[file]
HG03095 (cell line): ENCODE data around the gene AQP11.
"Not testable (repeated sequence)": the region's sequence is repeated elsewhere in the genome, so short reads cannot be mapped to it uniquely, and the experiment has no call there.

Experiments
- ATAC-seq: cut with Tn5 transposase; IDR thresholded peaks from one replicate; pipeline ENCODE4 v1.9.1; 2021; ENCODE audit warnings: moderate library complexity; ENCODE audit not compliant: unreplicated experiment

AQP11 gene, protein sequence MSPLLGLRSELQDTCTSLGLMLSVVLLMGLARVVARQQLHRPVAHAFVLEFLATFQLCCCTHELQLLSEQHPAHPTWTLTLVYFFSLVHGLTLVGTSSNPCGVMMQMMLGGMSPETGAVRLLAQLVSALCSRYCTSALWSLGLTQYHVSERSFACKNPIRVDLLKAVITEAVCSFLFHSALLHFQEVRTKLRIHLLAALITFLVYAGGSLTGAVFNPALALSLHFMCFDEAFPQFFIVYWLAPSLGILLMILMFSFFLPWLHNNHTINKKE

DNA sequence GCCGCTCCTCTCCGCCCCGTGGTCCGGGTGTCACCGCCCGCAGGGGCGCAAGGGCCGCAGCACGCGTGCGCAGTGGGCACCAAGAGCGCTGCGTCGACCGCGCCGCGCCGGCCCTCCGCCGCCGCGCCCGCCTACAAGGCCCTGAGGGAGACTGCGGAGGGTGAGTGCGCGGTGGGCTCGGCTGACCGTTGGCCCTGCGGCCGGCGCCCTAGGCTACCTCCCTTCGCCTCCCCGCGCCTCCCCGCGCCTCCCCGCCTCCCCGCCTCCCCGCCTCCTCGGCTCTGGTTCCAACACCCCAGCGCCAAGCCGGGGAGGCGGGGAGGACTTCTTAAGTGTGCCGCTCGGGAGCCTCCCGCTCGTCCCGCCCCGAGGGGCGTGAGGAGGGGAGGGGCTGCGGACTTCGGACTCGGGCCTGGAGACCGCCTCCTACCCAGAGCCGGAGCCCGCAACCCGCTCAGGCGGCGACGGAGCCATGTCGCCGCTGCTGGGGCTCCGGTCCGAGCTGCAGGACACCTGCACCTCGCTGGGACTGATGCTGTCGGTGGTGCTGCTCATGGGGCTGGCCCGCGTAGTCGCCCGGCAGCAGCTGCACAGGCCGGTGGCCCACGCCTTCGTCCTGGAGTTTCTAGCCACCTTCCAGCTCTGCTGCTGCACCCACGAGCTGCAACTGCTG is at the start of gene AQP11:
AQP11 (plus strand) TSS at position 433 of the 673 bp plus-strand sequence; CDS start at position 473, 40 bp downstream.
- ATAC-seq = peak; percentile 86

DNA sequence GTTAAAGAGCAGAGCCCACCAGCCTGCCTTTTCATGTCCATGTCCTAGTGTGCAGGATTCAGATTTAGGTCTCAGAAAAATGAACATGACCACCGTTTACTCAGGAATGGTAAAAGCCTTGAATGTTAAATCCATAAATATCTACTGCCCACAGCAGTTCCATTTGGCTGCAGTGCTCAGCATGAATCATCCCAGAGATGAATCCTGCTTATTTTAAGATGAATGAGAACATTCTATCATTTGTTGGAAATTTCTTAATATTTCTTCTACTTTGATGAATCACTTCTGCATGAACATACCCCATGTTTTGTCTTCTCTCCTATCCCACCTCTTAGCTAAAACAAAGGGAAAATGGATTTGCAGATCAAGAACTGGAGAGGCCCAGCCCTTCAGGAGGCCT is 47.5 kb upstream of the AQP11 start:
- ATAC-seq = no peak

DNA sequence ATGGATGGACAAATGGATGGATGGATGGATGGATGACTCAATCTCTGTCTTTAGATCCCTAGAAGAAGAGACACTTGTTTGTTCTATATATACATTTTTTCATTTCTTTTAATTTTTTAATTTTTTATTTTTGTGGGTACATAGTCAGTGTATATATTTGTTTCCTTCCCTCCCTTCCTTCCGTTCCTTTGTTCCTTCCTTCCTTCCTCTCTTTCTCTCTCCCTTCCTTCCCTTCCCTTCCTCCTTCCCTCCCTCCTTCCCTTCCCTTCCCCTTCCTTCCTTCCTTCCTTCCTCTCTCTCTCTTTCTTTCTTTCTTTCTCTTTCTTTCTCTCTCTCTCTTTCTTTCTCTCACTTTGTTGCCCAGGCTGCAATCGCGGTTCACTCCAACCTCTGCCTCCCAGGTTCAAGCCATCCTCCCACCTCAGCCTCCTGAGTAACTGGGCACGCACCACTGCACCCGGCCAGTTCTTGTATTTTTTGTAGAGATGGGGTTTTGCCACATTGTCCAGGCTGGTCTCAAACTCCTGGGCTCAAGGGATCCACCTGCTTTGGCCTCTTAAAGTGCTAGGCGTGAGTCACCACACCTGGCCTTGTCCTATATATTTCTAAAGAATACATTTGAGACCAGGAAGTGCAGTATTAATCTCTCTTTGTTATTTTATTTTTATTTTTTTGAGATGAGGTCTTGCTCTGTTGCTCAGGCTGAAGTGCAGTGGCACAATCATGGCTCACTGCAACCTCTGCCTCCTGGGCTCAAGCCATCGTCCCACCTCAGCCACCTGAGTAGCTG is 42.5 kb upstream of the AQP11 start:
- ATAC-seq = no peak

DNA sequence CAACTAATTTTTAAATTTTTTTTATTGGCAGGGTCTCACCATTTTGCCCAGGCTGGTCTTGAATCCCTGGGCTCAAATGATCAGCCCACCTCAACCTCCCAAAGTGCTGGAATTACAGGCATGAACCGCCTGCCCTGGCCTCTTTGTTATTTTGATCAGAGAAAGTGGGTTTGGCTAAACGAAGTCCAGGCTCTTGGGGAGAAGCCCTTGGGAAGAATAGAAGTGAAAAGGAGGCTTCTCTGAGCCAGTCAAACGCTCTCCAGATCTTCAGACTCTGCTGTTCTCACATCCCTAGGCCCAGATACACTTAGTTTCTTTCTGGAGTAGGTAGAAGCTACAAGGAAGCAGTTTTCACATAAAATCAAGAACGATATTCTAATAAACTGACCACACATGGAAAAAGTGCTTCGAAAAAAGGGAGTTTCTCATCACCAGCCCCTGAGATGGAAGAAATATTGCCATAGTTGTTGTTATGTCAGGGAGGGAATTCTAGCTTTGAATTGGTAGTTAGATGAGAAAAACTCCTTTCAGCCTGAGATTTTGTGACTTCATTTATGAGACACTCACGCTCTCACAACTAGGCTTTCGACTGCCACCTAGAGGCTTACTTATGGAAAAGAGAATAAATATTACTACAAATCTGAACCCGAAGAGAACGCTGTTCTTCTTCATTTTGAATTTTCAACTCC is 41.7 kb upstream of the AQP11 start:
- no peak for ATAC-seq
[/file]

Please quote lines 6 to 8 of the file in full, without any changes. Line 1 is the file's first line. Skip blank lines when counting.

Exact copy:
DNA sequence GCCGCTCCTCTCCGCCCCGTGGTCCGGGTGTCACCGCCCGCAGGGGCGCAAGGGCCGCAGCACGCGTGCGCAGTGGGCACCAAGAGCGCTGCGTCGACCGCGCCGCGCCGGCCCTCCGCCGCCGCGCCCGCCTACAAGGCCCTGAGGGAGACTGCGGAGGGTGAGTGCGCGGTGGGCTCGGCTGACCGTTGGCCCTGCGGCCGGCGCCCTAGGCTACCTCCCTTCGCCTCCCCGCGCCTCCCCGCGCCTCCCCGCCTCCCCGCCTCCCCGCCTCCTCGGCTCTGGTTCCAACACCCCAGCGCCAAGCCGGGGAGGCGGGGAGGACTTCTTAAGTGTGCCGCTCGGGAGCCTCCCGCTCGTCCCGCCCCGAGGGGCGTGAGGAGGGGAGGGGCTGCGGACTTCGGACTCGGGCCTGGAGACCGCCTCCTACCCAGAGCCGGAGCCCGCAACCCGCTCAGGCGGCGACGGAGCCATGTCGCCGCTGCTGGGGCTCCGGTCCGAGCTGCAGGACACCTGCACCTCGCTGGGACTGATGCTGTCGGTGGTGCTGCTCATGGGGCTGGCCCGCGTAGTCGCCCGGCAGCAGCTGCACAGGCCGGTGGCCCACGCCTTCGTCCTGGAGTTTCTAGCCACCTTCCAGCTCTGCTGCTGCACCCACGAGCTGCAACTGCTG is at the start of gene AQP11:
AQP11 (plus strand) TSS at position 433 of the 673 bp plus-strand sequence; CDS start at position 473, 40 bp downstream.
- ATAC-seq = peak; percentile 86